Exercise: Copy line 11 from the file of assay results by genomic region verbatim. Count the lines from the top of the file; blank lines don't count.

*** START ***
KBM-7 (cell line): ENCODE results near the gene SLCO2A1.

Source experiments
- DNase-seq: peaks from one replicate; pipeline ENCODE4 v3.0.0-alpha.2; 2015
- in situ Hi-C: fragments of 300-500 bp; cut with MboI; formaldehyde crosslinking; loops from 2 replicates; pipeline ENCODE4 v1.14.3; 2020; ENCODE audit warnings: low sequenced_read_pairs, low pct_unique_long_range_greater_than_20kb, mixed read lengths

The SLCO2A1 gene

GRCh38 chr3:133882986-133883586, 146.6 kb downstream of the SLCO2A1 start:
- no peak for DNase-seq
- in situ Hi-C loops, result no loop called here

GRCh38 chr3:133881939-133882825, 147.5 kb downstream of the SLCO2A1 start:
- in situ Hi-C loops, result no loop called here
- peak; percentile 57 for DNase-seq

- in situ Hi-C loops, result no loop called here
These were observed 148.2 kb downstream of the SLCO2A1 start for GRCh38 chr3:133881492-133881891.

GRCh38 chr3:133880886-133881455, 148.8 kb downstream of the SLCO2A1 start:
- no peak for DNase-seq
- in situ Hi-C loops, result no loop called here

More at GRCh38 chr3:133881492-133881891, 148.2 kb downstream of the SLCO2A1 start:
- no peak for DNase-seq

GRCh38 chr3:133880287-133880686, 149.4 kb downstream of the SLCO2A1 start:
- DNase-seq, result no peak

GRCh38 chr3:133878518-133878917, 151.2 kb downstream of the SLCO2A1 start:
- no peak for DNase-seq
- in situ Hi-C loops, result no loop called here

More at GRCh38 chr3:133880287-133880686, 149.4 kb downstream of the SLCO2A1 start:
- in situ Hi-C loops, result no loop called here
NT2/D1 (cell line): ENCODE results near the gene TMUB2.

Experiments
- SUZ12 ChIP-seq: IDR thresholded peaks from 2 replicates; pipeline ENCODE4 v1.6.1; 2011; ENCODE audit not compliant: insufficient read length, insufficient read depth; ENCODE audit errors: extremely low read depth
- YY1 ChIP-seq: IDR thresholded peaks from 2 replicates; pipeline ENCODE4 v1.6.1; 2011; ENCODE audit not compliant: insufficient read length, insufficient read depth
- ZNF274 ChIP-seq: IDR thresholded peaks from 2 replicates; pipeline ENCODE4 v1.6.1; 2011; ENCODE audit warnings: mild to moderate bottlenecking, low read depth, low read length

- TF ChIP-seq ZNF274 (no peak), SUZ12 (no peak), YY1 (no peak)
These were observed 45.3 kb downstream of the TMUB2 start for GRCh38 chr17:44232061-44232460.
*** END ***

- peak; percentile 57 for DNase-seq